Elderberries are amazing! They are also very under used. They are definitely not something to eat ‘neat’ as they are super bitter and a bit gritty. However, you can make the most wonderful jam with wild elderberries from the hedgerow. Why not have a go? It’s really worth it!
Collect as many elderberries as you can stand. It takes a lot of them to make even a small amount of jam.
Take the berries from the stalks and place in a bowl.
Top tip: you can use a fork to gently remove the berries, a few at a time. This is a good way to keep the berries nice and also to avoid purple fingers!
Once you have only berries you should weigh them. This will be a guide as to how much sugar to use later.
Wash the berries by placing them in a sieve or colander and pouring cold water over them. This helps to get rid of dust and grit etc. You can also pick any bits of stalks out at this stage but it doesn’t matter too much as you will sieve these out at a later stage.
Put the washed berries into a pan and add a little water. Cook for around 20 mins. Be careful not to have the heat too high. You should start to see a lovely purple juice coming out of the berries.
Strain the mixture (berries and liquid) through a sieve. This can take a little while. The aim is to push as much of the lovely fruit through the sieve and to just leave the seeds and stalks etc in the sieve. Be patient as it really is worth it when you see and taste your final jam!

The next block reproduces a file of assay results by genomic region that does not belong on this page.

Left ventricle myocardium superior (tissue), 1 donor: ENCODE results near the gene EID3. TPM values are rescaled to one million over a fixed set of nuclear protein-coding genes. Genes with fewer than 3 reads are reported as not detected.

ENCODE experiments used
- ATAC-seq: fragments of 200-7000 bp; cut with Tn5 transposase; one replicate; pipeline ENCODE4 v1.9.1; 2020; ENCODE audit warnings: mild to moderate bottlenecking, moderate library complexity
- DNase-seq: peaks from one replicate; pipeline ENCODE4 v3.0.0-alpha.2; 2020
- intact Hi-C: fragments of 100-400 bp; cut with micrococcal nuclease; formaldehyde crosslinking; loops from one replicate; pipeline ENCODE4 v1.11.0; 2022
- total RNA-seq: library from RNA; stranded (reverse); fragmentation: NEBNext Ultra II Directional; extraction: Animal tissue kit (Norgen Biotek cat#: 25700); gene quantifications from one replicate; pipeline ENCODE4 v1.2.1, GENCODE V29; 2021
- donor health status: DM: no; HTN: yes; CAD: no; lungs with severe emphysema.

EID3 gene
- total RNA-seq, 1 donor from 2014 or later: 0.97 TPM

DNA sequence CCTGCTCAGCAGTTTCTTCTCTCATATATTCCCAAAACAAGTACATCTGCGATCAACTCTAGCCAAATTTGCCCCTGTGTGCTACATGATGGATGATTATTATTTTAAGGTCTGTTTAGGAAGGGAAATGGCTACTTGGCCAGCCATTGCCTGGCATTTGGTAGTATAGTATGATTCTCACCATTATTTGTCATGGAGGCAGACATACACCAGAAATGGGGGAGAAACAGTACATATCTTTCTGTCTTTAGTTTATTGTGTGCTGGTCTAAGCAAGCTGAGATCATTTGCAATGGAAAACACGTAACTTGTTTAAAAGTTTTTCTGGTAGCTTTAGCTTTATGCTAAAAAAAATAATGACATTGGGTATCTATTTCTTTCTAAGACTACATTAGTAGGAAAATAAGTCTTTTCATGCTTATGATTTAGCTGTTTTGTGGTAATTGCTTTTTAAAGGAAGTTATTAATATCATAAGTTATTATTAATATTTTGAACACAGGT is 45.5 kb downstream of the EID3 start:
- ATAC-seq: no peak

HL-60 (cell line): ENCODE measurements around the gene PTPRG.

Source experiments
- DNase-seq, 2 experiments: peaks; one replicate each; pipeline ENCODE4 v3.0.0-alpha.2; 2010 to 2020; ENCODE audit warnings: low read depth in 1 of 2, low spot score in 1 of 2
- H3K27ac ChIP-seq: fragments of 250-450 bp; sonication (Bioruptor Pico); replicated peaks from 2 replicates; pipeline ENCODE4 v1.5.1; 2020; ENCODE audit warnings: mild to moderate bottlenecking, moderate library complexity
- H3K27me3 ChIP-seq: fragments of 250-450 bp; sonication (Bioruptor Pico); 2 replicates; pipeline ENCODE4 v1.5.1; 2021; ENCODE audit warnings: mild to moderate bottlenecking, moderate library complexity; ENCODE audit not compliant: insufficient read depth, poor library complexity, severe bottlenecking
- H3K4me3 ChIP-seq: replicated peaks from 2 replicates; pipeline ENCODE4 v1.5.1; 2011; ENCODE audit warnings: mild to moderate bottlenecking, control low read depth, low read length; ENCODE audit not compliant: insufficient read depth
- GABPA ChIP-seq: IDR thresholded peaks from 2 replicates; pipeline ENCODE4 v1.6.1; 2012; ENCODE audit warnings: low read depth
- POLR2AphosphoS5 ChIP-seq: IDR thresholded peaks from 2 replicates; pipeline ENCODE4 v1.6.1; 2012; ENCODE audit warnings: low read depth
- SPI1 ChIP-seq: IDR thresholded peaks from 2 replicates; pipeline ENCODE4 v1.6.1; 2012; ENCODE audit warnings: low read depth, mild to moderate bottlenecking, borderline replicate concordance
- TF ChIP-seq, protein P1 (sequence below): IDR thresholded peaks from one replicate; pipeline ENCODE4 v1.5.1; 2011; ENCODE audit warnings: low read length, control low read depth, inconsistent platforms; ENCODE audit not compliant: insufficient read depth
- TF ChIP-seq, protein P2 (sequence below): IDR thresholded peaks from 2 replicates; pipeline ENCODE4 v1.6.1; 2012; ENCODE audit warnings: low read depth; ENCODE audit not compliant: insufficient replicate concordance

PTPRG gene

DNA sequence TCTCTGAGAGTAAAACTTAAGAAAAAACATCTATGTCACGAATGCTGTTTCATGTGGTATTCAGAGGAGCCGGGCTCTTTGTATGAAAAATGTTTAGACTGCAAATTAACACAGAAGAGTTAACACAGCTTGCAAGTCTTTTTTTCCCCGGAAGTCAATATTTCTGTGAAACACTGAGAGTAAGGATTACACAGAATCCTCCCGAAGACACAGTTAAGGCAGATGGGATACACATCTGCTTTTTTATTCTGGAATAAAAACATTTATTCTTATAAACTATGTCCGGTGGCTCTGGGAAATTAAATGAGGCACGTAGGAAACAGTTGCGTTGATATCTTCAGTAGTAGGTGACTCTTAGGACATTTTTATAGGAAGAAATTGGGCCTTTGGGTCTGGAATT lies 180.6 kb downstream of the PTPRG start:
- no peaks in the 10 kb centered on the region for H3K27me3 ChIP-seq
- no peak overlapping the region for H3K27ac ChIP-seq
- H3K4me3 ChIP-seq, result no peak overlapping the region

Place the liquid in a clean pan and bring to the boil. Gently add the sugar.
Top tip: the sugar and berries should be in equal amounts: if your berries weighed 500g then you should use 500g of sugar.
Mix in the sugar and keep stirring. Check the heat as it is easy for the liquid to boil over at this stage. I know as I have done it on many occasions, and it is a real pain to clean afterwards!
The timing is variable at this stage but you are basically waiting to achieve a ‘set’. I think that normally it can take around 15-20 minutes of cooking.
How to check if you have reached a ‘set’
Put a plate into the freezer for a few minutes and then take it out. Add a teaspoon of the hot liquid and place back in the freezer. Wait for a few minutes and then take it out. If the liquid has started to thicken and you can push it on the plate (it might bubble a bit) then your jam is starting to set. If it is still very ‘liquidy’ then you need to keep on heating the liquid and repeat the process in a few minutes.
- Top tip: Be patient and confident if you can. It does take practice. However, the good news is that it can’t really go wrong. Thick jam and runny jam are both lovely!
Pour your jam into clean jars and screw on the lids. I usually put the mixture into a jug first as it’s easier to pour and the jam will be very hot.
Leave the jam to cool and then add labels.